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Thomas Oliver was a major figure of gold-mining history in the late 1800s and possibly one of the first winemakers in Central Otago, but little is known about him and his family. Central Otago reporter Jono Edwards reports on attempts to uncover the story of one of the area's forgotten families.
In 1983, John Chapman's tractor came crashing down into a piece of New Zealand history.
A year earlier he and his wife Pam had moved to a property in Earnscleugh, near Alexandra, originally farming deer and orcharding before branching into viniculture.
They decided to excavate and found relics of its late 19th-century owners, the Oliver family, in the form of old pieces of clothing and tools - and a buried wine cellar.
''We had been scraping away at the surface and one day the weight of the tractor broke through the roof,'' Mr Chapman said.
Thirty years later, the vineyard owners are calling on the public for any information on the family's history.
The idea for the project was begun by the publication of Early Days on the Dunstan, by Central Otago historian John McCraw, in 2006.
This history of gold-mining times provided a brief background of Mr Oliver's life.
Over the past three years, the pair searched through many documents with help of the Otago Museum in Dunedin.
After his research, Mr Chapman developed theories about the life of the Olivers but called on anyone who knew more to contact him to cement the story - particularly if there were descendants of the Olivers in the area.
Mr Oliver was a crucial figure in Central Otago gold-mining but little was known about him, and less about his wife and children, Mr Chapman said.
''I think it's important to know this history. We don't know anything about the man himself.''
Mr and Mrs Chapman dug up many old items on their property over the years, including meat mincers, old taps and leather shoes that they believed belonged to Mr Oliver's wife Mattie.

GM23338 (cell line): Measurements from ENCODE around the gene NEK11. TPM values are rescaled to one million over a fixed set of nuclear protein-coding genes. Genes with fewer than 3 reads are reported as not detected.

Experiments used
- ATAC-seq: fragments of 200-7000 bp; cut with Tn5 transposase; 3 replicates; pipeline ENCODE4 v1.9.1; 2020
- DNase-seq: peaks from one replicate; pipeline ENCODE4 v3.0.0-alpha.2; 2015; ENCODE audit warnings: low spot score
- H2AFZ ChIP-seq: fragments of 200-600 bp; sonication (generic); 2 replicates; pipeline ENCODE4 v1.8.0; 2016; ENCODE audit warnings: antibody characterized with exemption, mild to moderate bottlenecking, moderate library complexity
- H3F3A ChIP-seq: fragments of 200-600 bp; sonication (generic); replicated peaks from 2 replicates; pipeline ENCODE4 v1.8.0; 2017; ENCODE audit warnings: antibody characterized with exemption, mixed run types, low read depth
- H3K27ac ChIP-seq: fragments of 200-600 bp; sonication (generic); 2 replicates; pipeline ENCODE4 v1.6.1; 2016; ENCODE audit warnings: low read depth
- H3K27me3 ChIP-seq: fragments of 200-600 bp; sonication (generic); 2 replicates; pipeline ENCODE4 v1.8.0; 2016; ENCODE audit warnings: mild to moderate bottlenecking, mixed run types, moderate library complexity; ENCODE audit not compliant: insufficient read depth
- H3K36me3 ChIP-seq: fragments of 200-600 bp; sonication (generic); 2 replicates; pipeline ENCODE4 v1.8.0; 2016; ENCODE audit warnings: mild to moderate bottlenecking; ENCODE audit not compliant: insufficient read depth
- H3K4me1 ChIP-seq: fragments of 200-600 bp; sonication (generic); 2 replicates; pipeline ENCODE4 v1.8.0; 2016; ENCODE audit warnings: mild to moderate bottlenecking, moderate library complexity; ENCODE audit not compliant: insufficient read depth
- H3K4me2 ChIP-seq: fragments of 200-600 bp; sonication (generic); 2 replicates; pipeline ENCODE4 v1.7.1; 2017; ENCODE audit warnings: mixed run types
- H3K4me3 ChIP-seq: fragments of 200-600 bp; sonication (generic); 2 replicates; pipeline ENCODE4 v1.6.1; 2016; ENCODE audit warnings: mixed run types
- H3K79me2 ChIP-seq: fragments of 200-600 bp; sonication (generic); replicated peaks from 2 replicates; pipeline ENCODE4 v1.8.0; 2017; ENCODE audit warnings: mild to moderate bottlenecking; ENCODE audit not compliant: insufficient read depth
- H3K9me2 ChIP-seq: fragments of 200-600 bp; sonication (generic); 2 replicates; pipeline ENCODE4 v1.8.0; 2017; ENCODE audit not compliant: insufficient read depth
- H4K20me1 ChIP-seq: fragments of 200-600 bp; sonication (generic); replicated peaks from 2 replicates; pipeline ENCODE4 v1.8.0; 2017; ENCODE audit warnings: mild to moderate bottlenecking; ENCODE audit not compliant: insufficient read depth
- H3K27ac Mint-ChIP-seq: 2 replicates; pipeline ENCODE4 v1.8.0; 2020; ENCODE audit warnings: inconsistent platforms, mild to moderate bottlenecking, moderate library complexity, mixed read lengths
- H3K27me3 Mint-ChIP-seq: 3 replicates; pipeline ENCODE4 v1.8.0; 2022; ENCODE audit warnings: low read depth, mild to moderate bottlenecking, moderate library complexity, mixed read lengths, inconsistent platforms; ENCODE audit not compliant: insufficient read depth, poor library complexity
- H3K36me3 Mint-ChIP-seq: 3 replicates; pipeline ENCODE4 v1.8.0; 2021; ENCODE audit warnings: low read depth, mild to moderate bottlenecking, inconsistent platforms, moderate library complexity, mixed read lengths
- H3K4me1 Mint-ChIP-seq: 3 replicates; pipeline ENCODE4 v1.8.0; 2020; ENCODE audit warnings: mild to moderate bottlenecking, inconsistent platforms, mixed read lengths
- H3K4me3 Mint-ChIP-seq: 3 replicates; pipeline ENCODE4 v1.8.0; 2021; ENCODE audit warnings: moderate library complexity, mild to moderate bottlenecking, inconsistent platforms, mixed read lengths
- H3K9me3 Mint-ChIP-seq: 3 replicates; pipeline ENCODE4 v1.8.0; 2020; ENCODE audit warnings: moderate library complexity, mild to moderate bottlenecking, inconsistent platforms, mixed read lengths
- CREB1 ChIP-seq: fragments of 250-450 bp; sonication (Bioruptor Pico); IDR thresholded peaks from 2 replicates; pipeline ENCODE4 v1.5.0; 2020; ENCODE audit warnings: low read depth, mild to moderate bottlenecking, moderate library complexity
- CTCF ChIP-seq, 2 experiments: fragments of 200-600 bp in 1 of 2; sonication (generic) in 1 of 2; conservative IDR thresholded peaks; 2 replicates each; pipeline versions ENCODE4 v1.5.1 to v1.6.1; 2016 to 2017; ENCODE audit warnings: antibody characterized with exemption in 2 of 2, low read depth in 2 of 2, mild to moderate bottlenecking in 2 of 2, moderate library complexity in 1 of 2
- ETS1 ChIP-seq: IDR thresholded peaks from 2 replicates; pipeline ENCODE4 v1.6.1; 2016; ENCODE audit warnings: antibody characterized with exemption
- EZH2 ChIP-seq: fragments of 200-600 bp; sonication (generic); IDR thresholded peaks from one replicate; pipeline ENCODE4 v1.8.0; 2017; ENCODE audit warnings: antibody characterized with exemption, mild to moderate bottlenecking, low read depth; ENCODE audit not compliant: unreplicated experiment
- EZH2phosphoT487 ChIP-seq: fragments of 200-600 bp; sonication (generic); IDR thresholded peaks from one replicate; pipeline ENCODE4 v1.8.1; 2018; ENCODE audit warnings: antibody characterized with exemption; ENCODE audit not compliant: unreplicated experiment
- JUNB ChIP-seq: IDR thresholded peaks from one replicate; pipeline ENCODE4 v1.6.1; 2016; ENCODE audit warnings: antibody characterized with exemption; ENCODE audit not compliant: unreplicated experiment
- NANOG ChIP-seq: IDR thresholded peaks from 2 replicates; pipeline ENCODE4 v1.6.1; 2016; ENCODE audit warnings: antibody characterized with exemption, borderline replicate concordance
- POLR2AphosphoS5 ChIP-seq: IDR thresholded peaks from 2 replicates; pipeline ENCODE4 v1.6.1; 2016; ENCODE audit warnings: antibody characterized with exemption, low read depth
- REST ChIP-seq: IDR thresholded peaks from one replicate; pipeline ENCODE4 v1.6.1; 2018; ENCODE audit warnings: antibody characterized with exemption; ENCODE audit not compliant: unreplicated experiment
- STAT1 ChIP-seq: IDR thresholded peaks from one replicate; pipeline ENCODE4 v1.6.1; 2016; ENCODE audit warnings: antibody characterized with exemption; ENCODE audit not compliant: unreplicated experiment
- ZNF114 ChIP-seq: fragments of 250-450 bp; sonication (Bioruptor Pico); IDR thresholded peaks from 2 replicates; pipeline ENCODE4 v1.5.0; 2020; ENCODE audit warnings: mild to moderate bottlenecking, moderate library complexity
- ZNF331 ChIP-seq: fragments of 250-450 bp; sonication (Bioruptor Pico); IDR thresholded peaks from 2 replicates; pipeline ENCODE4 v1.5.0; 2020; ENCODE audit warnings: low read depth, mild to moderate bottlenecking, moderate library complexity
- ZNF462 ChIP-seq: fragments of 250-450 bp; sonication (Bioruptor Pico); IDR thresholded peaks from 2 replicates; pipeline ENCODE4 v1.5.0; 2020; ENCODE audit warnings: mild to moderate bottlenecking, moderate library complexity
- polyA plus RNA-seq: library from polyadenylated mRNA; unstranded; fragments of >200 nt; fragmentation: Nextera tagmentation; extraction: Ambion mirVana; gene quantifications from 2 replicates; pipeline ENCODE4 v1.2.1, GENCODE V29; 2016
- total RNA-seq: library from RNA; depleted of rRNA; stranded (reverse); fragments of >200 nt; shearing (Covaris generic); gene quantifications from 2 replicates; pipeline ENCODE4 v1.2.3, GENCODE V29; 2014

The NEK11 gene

A long time after the discovery of the cellar the Chapmans decided to look further.
''We didn't think much of it at first. We were even using it for dumping,'' Mr Chapman said.
It was not until last Christmas he excavated the scene further with a small digger and discovered dozens of empty wine bottles hidden among the dirt.
He believed Mr Oliver had a vineyard, which would make him one of the first winemakers in the region.
''All those bottles can't just be for a drinking habit, they must have been making wine here.''
Documents show Mr Oliver imported grapevine cuttings from France and planted them on his property. Mr Chapman believed they were used to make wine by Luigi Valli, a fourth generation winemaker from Como, Italy, who was buried in Clyde Cemetery .
Mr Valli's origin would explain why the property was named Como Villa, he said.
Mr and Mrs Chapman made a tribute wine in 2012 from a blend of grapes likely to have been used at the time such as cabernet sauvignon, merlot and malbec.
They were now restoring the old cellar for the public to view, digging it out and creating a staircase.
The Olivers' old stone house still lay on the Como Villa Estate property.
It had been heavily modified over the years but still had a 150-year-old window frame.
The Chapmans have transformed the building into a museum and decorated it with mining tools, old guns and other antiques, some of which were discovered on the site.
It is open to the public and is used for wine tastings and other events.
The couple were considering putting the building into a trust to protect its history, Mr Chapman said.
-by Jono Edwards